On Thursday, February 22, some time between 11.30am and 6.30pm, a person or persons unknown entered my home through a broken window in the kitchen. Barring any compelling evidence to the contrary, it is my belief that they were also responsible for breaking said window. I believe there were two of them, because the window was broken, but the back door was also open - one climbed in through the window, and opened the door for the other.
They took some stuff. As you can imagine, breaking into the home of a computer journalist yielded some pretty good stuff, too. I'm not all that fussed about it, actually - all they took were consumer electronics that can be replaced, nothing sentimental. Presuming it was someone worse off than myself, I hold no grudge. If I find out it was Christopher Skase or Alan Bond, there'll be trouble.
What's interesting, though, is the stuff they left behind. I often review new and exciting technology, and it's often hard to keep perspective on how good a product would seem if you had to pay for it. Something that seems great when you're loaned it for a month might not be so compelling to someone who has to shell out rec retail. A robbery, however, provides an insight into what is or is not worth having, even when you're not going to pay a cent.
The biggest prize of their haul was a collection of mobile telephones I was reviewing for a magazine. They'd just come back from the photographer, and were in a canvas bag together. Bit over five grand's worth, including a Motorola Accompli - half phone, half PDA, very cool. There were also a couple of Ericssons; couple of Nokias; couple of Panasonics; and my favourite, a Philips Xenium 9@9. Of course, nobody pays full retail for mobile phones - you always get them on a plan. The "grab it and go" plan seems quite economical, but I wonder how their customers are going to react when told that not a single one of the battery chargers was in the bag with the phones - they've all been left behind. Nyeah.
In the bag with the phones there were a number of other gadgets, including an Intel Voice Morpher toy - I presume one of the thieves has kids. Or perhaps, this was the reward for the smaller of the two, who climbed in the window.
Also in the bag was a device from Dick Smith that you hook up to your phone and your TV which makes the caller ID appear on the TV screen. I think it's a way nifty bit of kit, myself. Today's modern burglar cares not for such things, though - it was actually removed from the bag and left behind. Retail value about $150, but these guys didn't want one for free - that's got to say something.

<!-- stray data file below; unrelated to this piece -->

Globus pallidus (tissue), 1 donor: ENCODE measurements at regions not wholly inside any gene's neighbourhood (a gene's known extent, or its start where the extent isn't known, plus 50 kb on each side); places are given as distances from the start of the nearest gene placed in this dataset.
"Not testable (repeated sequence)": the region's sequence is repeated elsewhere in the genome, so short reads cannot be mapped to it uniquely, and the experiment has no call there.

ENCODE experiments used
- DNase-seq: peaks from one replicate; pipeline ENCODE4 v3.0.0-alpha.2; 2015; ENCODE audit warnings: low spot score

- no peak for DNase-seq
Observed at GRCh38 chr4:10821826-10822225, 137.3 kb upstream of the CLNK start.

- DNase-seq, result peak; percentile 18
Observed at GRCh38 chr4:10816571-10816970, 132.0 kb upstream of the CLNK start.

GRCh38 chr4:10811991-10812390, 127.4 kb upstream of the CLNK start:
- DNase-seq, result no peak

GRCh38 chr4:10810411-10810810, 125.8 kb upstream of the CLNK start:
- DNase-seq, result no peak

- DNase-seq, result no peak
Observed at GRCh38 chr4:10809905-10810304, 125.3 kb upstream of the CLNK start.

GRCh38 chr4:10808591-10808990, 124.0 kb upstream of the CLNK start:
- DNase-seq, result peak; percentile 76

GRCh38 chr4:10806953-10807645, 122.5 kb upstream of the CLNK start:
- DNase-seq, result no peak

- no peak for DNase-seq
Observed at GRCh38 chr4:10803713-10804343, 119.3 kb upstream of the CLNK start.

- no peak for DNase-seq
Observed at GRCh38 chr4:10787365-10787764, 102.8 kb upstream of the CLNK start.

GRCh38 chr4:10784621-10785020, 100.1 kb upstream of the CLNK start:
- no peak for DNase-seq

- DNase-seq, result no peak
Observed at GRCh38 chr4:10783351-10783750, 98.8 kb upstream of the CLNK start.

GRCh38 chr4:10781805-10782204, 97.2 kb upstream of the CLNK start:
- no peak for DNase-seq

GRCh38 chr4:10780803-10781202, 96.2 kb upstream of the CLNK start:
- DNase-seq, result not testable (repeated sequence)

There was also a Webcam in the bag - without its stand or USB cable, which is on the desk next to me now. Ha ha. I read recently about a family in Sydney that got robbed, and then set up just such a Webcam, along with motion control software, to catch the thieves should they return. My guess is that, since then, burglars are being sure to take any Webcams they spot.
I could, of course, set a similar trap for my own burglars, using my camcorder (Sony CCD-TR511E). Except, of course, that they took that too. Sigh. Come on guys, it's not even digital.
They also took my DVD player (Sony DVP-S725D). It's a bummer to lose it, because Sony doesn't make the 725 anymore, so I'll have to replace it with a 735, which for my money isn't as good (don't like the silver finish, prefer the black). What is interesting is that the thieves left behind two VHS machines. I thought VCRs were pretty much the standard thing that burglars took - could it be that DVD has already taken over this particular market niche?
My collection of DVDs was also untouched, which I find strange and, oddly, disappointing. Think about it: you're stealing a DVD player. You'll want to sell this, and quick. There is a ready supply of discs just sitting there. Do you not grab at least a few to sell with the player? What happened to good old-fashioned value-add, I ask you? These thieves could use some tips on good selling practice.
Several desktop computers were untouched, but this was understandable - they're big, they're bulky, they're beige. Clearly not this year's models. And they're networked, complete with hub, and it might just have seemed too confusing. However, a Dell notebook was left behind, sitting on the floor in plain view, complete with power supply. I can only imagine that they couldn't conscience the idea of dealing direct.
Matthew JC. Powell's home is now patrolled by armed guards three days a week. Guess which three on email@example.com